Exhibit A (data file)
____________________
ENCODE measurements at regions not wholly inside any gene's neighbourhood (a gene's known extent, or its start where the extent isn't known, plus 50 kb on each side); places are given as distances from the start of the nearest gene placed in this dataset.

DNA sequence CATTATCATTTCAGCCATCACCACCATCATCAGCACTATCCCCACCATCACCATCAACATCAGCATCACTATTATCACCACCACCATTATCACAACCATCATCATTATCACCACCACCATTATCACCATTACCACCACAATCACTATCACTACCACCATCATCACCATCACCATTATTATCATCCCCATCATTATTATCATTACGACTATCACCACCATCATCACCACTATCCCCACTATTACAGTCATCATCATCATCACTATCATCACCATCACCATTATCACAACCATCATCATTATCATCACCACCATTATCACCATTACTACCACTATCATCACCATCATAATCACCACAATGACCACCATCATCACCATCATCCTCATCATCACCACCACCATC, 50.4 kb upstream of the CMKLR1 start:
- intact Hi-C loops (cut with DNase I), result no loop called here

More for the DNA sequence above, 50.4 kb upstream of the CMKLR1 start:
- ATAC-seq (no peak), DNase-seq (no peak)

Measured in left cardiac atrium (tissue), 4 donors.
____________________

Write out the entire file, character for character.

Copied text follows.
ENCODE measurements at regions not wholly inside any gene's neighbourhood (a gene's known extent, or its start where the extent isn't known, plus 50 kb on each side); places are given as distances from the start of the nearest gene placed in this dataset.

DNA sequence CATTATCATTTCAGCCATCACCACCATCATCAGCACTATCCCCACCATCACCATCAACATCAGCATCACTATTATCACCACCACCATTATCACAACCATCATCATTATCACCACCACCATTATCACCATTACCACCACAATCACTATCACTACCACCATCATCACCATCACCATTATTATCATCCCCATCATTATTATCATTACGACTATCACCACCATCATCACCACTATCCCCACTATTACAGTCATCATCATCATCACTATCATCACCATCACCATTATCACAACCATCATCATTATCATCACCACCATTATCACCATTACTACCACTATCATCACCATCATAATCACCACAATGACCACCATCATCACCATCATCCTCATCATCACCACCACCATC, 50.4 kb upstream of the CMKLR1 start:
- intact Hi-C loops (cut with DNase I), result no loop called here

More for the DNA sequence above, 50.4 kb upstream of the CMKLR1 start:
- ATAC-seq (no peak), DNase-seq (no peak)

Measured in left cardiac atrium (tissue), 4 donors.